Kaplan GMAT Sample Problem: Advanced Rates

May 4, 2011
Bret Ruber

Try this advanced sample GMAT problem-solving question focusing on rates.  Remember, as complicated as the problems get, the key is using the distance = rate x time formula for all of the specific distances travelled.


Shannon and Maxine work in the same building and leave work at the same time.  Shannon lives due north of work and Maxine lives due south.  The distance between Maxine’s house and Shannon’s house is 60 miles.  If they both drive home at the rate 2R miles per hour, Maxine arrives home 40 minutes after Shannon.  If Maxine rides her bike home at the rate of R miles per hour and Shannon still drives at a rate of 2R miles per hour, Shannon arrives home 2 hours before Maxine.  How far does Maxine live from work?


A) 15

B) 20

C) 30

D) 40

E) 45



To solve for the distance between Maxine’s house and the building in which she works, we must first translate our question into a series of equations.  Remember that for each leg of a journey, we can use the distance = rate x time relationship.  First, we know that the distance between Maxine and Shannon’s houses is 60 miles.  If we call the distance between Maxine’s house & work DM, and the distance between Shannon’s house and work Ds, we can write the equation DM + DS = 60.  We can also write equations for the three types of trips.  For Shannon’s drive, we can say that DS = 2RT.  For Maxine’s drive, we can say that DM = 2R(T + 2/3) – Shannon’s time, which is T, plus 2/3 of an hour.  For Maxine’s bike ride, we can say DM = R(T + 2).  From these equations we can solve for DM.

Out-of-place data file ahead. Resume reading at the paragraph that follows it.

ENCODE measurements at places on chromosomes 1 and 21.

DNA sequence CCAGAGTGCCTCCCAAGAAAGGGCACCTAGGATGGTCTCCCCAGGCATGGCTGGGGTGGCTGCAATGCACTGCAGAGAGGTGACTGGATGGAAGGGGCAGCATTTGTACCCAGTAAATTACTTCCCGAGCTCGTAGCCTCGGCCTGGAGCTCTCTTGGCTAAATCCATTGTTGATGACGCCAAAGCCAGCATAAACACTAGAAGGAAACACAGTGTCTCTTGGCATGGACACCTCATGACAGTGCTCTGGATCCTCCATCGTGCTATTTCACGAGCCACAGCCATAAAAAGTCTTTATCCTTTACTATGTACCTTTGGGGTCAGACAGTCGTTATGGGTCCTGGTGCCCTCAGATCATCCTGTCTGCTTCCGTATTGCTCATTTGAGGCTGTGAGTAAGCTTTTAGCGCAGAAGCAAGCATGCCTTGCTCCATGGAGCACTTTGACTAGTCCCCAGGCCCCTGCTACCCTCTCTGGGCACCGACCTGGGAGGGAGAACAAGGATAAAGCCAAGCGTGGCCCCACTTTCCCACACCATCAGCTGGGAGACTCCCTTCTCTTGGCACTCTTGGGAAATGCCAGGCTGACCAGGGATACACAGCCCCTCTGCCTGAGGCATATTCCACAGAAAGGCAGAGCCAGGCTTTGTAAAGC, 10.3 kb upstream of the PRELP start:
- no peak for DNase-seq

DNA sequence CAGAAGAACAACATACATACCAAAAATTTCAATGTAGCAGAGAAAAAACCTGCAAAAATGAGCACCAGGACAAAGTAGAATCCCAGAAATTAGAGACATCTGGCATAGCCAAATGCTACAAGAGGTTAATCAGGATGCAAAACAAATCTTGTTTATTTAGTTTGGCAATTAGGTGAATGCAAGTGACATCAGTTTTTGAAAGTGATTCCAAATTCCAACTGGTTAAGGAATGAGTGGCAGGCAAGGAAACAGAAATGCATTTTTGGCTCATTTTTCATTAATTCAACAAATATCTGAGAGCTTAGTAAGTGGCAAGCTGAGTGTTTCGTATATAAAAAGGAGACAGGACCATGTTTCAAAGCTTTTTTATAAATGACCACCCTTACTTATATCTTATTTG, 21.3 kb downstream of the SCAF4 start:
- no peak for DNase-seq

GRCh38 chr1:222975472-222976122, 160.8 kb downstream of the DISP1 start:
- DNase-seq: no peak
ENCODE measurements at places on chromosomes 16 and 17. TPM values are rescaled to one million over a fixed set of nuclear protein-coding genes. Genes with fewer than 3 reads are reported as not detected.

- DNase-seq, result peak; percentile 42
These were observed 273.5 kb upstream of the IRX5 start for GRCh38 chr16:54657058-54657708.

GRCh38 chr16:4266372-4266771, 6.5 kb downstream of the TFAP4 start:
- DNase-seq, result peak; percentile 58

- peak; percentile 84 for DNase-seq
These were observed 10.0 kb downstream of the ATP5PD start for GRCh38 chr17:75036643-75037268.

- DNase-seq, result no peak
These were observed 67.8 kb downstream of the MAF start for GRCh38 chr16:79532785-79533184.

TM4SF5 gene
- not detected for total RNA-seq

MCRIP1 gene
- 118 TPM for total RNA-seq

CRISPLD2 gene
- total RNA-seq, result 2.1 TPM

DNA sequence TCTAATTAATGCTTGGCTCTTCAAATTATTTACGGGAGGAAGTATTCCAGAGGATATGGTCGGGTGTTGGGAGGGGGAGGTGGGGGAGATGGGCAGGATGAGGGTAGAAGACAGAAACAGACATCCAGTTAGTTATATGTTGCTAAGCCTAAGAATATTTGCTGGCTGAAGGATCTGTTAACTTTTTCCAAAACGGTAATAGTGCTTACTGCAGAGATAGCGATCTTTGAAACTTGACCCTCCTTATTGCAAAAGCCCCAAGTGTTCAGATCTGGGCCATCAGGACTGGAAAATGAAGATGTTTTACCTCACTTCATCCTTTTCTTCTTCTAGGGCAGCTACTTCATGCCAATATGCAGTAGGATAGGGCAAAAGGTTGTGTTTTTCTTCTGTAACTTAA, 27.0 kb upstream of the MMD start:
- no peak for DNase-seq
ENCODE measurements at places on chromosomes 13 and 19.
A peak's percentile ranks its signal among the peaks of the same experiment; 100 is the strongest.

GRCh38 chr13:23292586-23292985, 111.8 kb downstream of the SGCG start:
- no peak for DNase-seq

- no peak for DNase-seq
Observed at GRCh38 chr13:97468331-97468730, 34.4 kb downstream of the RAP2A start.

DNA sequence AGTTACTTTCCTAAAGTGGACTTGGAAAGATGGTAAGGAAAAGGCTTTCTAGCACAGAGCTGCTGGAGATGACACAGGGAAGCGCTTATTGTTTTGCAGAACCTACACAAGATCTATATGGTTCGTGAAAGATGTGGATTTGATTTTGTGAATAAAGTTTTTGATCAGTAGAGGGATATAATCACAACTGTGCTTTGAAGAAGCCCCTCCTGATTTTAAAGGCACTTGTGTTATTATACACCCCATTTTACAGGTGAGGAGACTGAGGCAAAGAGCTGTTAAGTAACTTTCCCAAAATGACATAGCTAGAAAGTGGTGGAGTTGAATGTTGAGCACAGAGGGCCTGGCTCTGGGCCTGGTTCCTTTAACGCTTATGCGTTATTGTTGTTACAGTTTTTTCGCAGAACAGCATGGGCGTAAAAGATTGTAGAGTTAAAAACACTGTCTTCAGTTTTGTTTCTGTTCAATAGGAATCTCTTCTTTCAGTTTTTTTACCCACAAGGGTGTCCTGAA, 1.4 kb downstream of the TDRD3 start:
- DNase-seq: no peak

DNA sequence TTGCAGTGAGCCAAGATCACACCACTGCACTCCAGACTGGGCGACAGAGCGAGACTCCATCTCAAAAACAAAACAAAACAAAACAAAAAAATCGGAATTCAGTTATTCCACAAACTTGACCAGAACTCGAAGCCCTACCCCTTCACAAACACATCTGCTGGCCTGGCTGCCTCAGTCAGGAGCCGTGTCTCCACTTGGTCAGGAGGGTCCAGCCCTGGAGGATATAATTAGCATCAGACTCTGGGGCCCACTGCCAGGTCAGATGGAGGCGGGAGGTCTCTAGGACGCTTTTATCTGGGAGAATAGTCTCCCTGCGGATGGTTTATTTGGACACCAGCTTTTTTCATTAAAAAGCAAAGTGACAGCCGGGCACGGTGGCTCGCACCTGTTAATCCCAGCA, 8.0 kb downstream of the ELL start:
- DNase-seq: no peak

DM = R(T + 2) and DM = 2R(T + 2/3), so R(T + 2) = 2R(T + 2/3). This can be simplified to RT + 2R = 2RT + 4R/3, which in turn becomes 3RT + 6R = 6RT + 4R.  We can then simplify even further to say 3RT = 2R, 3T = 2, T = 2/3.  Therefore, we know that it takes Shannon 2/3 of an hour to drive home.

Next, we can use the fact that Ds = 60 – DM.  This can be substituted into the equation Ds = 2RT, giving us 60 – Dm = 2RT.  Because we know that T = 2/3, we know that 60 = DM + 2(2/3)R.  We also know that DM = R(T + 2).  Again keeping in mind that T = 2/3, we can substitute and say that 60 = R(2/3 + 2) + 2(2/3)R.  We then solve for R:

60 = R(2/3 + 2) + 2(2/3)R

60 = 2R/3 + 2R + 4R/3

180 = 2R + 6R + 4R

180 = 12R

R = 15.

Once we know R is 15, we can plug back into the equation DM = R(T + 2), which becomes DM = 15(2/3 + 2) = 10 + 30 = 40.  Therefore, choice (D) is the correct answer.

Bret Ruber Bret has been teaching for Kaplan since 2005, and has helped over 1000 students with their GMAT preparation. He spent three years teaching in Manhattan, where he served as an Elite Teacher and a full-time instructor, before moving to London, where he is now the GMAT Master Teacher for Kaplan’s London Center. As the GMAT Master Teacher, Bret trains, observes and mentors teachers, in addition to continuing his own teaching and tutoring, and has taught courses across Europe, including Italy, Ireland, and Germany. Bret contributes to Kaplan’s GMAT curriculum on an on-going basis, and was also a contributor to Kaplan's 2010 GMAT course.

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